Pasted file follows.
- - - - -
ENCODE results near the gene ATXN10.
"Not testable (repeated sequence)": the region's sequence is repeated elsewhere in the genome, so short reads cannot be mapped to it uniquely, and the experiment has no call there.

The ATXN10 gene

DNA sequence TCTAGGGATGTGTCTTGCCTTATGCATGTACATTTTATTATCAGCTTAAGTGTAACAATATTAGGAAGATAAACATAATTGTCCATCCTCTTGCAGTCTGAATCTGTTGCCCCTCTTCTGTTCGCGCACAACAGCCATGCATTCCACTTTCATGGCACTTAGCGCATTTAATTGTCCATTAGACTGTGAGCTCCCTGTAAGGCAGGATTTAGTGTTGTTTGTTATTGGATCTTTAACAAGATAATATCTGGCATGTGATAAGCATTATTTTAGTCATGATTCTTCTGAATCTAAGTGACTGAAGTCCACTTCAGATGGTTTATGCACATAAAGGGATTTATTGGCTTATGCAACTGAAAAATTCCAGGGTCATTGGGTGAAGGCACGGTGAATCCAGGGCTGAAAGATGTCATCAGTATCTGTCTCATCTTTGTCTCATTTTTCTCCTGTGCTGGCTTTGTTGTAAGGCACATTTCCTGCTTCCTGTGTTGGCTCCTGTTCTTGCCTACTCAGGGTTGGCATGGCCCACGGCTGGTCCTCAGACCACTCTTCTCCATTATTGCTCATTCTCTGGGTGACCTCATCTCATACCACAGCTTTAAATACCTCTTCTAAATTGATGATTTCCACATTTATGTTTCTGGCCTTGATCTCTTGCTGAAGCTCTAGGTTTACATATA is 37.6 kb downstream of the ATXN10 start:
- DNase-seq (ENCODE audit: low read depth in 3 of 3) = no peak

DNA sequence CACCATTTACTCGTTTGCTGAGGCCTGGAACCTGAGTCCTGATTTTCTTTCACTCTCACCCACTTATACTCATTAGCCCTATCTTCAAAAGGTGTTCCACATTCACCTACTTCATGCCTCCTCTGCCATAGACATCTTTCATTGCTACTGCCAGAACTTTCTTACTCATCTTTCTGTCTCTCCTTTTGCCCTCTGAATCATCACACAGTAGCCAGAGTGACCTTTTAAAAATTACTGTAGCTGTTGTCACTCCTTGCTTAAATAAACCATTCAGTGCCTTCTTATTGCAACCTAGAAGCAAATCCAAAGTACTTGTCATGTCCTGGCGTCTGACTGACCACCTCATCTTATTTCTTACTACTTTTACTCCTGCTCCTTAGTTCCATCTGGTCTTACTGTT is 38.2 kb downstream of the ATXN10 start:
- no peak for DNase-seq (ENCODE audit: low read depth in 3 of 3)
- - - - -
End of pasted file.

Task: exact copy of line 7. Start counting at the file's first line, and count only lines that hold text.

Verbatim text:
- no peak for DNase-seq (ENCODE audit: low read depth in 3 of 3)